Speaking at a conference on Wednesday, the chairman of the Verkhovna Rada, Ruslan Stefanchuk, remarked that “as of 1991, Ukraine had the third largest nuclear capability in the world,” referring to its inherited arsenal of warheads from the collapse of the Soviet Union.
He noted that Kiev “voluntarily gave this up to become a non-nuclear state” just a few years later. However, the politician alleged that Russia, which “was the guarantor of such disarmament, hints that if we continue our democratic development, it may even launch a nuclear strike against us.”
The remarks from Stefanchuk come in the foreground of concerns from Western leaders and Kiev’s intelligence service that Moscow is planning to launch a full-blown offensive against Ukraine. However, the Kremlin has repeatedly denied allegations that Russia is massing its troops along the shared demarcation line in preparation for an invasion.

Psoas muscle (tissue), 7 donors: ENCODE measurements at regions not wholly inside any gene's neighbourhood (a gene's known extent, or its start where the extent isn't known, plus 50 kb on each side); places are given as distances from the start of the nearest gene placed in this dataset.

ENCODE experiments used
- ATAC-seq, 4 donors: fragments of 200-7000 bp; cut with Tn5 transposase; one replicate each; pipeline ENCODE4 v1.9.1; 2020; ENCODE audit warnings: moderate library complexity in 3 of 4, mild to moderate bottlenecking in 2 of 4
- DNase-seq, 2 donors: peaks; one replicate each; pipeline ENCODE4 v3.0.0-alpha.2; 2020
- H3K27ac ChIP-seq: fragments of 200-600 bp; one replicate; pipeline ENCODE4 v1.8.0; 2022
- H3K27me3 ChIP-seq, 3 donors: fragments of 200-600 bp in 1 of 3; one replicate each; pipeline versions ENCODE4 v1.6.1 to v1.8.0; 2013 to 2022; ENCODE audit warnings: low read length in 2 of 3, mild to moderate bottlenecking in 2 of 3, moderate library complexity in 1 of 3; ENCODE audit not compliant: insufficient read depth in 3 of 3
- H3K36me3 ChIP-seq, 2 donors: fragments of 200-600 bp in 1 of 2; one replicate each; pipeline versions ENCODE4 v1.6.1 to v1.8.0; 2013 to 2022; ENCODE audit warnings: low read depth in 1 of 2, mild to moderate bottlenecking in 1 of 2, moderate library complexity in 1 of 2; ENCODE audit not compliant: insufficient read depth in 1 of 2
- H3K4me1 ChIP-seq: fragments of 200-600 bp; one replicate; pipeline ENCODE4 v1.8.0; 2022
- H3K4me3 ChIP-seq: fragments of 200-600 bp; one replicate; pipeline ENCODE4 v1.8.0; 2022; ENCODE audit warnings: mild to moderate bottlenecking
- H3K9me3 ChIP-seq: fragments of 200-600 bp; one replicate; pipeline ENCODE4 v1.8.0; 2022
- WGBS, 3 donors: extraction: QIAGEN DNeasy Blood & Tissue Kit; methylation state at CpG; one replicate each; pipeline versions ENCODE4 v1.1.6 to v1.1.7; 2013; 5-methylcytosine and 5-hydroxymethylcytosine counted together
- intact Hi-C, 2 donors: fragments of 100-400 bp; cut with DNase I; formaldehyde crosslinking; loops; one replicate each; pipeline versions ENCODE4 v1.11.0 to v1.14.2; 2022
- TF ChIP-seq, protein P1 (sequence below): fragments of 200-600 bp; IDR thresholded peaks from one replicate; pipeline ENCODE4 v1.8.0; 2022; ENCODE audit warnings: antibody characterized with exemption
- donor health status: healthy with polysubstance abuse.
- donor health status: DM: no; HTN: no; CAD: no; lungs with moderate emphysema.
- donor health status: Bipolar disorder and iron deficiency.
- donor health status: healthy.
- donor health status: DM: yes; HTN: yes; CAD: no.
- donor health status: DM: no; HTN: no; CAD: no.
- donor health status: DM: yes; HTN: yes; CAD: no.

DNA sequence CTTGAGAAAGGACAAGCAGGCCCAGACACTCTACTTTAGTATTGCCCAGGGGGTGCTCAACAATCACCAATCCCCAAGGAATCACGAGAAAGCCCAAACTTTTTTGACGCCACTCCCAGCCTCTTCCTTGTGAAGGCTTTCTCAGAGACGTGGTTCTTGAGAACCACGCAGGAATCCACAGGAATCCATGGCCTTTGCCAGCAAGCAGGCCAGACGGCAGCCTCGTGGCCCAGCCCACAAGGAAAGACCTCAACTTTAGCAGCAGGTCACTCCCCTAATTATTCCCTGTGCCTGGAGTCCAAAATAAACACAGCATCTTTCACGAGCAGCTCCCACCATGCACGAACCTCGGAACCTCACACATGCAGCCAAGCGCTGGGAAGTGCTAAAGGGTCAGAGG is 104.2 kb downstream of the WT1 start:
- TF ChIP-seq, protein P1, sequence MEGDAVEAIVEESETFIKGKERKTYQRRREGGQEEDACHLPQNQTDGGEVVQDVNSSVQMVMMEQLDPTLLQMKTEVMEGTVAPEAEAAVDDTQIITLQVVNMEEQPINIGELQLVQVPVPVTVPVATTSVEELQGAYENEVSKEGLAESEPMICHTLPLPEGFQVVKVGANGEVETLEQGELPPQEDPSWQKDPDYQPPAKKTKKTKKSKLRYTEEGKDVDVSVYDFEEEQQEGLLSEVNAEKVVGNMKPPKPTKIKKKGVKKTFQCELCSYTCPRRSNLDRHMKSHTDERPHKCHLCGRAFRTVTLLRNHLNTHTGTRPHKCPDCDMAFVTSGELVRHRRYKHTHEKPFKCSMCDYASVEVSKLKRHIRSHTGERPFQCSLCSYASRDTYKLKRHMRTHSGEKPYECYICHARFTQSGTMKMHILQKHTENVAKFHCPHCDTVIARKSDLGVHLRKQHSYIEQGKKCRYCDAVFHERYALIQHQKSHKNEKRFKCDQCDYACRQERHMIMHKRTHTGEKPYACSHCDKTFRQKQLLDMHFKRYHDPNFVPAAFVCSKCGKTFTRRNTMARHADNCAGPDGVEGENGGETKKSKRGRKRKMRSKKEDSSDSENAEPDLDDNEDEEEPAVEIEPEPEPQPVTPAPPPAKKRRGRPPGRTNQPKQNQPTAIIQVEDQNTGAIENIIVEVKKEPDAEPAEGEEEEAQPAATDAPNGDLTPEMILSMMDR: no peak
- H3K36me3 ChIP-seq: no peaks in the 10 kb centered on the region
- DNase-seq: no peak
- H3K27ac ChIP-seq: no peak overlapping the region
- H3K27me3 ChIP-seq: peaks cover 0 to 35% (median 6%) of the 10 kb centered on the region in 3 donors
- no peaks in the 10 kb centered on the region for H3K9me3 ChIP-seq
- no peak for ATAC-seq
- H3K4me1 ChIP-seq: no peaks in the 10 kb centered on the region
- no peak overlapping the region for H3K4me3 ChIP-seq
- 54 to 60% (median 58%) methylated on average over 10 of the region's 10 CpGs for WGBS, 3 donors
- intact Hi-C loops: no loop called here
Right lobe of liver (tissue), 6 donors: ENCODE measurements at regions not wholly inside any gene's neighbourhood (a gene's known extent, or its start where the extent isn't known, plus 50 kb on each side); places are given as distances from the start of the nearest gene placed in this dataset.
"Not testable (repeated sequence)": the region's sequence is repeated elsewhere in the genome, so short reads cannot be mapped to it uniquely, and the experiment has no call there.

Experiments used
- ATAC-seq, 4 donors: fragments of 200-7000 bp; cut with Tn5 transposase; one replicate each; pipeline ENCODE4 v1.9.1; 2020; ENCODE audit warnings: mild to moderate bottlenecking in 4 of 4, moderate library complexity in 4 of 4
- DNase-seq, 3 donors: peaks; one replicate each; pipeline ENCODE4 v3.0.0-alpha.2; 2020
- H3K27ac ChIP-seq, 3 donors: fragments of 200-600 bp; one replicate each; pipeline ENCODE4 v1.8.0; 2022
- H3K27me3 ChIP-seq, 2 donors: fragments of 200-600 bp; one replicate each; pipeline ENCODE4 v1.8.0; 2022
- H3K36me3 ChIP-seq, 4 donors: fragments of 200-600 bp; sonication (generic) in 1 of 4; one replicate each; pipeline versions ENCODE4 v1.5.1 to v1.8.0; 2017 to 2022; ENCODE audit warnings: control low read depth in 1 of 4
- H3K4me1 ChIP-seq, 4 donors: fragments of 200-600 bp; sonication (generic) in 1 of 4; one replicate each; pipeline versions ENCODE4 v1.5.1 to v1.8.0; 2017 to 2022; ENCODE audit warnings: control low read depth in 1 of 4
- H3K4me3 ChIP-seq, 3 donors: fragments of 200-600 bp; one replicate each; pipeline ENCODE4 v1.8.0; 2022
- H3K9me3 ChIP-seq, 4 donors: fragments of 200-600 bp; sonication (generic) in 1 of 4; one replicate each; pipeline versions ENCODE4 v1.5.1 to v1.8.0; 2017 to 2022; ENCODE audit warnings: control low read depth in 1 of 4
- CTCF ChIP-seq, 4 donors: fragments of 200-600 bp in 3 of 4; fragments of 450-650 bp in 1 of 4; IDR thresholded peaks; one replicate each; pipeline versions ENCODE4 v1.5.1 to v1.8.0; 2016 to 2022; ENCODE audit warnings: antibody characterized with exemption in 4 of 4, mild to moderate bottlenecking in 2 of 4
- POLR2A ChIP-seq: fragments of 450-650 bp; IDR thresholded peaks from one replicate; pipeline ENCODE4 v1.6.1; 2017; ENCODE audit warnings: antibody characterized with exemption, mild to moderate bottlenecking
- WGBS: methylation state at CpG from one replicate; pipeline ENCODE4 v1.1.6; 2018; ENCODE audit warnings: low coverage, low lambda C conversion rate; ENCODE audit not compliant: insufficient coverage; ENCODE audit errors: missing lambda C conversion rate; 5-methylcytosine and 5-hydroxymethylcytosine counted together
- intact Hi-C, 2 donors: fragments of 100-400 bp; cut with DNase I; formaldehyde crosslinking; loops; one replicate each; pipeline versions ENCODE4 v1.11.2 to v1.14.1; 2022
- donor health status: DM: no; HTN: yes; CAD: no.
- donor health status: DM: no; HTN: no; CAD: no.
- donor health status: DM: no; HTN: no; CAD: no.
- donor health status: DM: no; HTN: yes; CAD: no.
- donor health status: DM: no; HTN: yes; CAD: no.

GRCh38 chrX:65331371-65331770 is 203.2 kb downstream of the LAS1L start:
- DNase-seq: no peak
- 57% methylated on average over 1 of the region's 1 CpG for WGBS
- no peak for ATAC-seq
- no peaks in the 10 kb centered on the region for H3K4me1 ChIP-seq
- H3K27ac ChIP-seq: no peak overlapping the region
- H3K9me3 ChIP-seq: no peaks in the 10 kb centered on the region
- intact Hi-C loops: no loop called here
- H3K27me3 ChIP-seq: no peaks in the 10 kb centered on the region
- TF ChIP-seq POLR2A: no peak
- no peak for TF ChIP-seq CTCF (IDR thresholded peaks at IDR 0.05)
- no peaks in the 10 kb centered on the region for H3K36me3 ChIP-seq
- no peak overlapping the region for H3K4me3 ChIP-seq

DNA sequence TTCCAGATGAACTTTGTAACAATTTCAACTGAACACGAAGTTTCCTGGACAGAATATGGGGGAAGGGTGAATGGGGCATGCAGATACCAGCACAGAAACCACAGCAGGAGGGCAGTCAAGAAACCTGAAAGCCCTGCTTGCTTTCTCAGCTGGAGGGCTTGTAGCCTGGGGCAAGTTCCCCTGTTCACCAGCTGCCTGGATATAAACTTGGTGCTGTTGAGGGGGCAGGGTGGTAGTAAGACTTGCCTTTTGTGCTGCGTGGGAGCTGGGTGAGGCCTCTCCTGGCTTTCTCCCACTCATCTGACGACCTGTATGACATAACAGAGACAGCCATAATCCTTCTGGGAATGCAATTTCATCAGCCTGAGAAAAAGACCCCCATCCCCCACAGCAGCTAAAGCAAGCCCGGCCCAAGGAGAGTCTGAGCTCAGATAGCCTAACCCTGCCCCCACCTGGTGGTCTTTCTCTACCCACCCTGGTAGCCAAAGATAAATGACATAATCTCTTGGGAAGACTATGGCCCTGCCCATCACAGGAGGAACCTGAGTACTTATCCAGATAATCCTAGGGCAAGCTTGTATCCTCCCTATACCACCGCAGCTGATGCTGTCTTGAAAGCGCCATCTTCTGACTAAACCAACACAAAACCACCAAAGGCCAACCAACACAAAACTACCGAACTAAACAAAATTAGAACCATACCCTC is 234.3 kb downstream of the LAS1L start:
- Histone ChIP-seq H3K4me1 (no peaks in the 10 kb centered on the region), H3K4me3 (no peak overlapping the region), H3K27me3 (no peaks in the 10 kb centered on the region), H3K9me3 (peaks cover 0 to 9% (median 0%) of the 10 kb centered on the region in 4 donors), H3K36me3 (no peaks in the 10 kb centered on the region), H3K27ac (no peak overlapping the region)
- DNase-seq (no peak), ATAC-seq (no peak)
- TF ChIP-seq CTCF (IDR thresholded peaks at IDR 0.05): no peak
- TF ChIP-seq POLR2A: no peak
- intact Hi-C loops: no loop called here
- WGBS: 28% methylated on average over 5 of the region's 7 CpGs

Instead, Moscow has accused members of the US-led military bloc of shuttling a concerning amount of weapons toward Russia’s borders and said that Western states are encouraging Kiev’s officials to engage in provocations that could spiral into an all-out conflict.
Last month, Foreign Minister Sergey Lavrov said that in Ukraine, “more and more forces and equipment are being accumulated on the line of contact in the Donbass, supported by an increasing number of Western instructors.” He warned that if these states cannot hold back Kiev, and are instead actually spurring it on, Moscow will “take all necessary steps to ensure our security.”
Earlier in November, Lavrov warned that claims Kiev’s troops had deployed American-made Javelin rocket launchers were a concerning development, noting that “In recent weeks, we have seen a stream of consciousness from the Ukrainian leadership – especially when it comes to the military – that is excessively inflamed and dangerous.”
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